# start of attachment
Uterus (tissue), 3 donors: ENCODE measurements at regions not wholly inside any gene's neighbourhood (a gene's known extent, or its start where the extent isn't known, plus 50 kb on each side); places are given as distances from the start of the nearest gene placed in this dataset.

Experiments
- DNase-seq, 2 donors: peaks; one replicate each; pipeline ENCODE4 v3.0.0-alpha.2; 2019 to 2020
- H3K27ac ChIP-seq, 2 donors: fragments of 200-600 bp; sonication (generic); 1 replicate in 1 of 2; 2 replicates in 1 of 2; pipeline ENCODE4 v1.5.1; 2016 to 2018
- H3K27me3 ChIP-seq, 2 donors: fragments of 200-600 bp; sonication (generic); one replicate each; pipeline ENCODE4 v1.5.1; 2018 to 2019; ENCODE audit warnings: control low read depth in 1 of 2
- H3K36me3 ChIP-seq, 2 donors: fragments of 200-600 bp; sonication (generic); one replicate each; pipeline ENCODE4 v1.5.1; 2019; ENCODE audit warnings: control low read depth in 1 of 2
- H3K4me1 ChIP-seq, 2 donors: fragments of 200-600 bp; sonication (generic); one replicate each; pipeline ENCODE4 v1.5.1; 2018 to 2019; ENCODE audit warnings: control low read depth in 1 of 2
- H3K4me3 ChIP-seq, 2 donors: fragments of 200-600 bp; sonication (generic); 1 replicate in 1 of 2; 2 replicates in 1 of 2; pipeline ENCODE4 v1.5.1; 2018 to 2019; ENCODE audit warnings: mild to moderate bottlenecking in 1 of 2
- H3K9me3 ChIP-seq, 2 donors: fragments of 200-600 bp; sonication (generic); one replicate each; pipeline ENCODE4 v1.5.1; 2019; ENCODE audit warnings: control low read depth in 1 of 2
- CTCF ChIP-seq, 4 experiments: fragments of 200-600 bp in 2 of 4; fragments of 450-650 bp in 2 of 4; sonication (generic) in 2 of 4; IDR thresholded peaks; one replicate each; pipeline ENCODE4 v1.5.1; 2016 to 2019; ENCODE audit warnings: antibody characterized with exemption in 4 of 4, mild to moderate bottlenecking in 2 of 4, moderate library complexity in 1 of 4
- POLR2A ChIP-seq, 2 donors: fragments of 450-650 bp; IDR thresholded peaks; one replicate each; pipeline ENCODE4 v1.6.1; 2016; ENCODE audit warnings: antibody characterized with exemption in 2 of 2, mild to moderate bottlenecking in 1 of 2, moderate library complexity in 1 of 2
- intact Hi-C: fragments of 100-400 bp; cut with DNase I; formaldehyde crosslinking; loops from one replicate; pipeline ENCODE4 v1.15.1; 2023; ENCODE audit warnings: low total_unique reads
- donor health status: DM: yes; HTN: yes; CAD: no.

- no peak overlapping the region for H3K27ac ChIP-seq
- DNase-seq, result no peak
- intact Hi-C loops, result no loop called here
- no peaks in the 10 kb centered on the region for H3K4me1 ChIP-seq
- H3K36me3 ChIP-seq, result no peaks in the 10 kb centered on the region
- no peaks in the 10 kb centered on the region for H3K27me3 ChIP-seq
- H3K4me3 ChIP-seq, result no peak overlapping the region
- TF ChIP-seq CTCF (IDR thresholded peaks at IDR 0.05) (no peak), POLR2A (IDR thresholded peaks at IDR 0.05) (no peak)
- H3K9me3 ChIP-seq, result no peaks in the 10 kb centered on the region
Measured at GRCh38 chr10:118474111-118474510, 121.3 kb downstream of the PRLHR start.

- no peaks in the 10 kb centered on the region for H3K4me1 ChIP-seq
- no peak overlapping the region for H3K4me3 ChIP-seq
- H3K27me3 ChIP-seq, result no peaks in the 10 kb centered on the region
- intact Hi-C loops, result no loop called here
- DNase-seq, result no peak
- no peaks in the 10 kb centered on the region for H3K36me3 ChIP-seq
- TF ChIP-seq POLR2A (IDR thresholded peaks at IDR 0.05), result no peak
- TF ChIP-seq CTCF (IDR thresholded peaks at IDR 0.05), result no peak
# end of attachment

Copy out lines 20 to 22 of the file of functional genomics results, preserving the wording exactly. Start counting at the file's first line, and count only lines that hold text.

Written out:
- H3K4me3 ChIP-seq, result no peak overlapping the region
- TF ChIP-seq CTCF (IDR thresholded peaks at IDR 0.05) (no peak), POLR2A (IDR thresholded peaks at IDR 0.05) (no peak)
- H3K9me3 ChIP-seq, result no peaks in the 10 kb centered on the region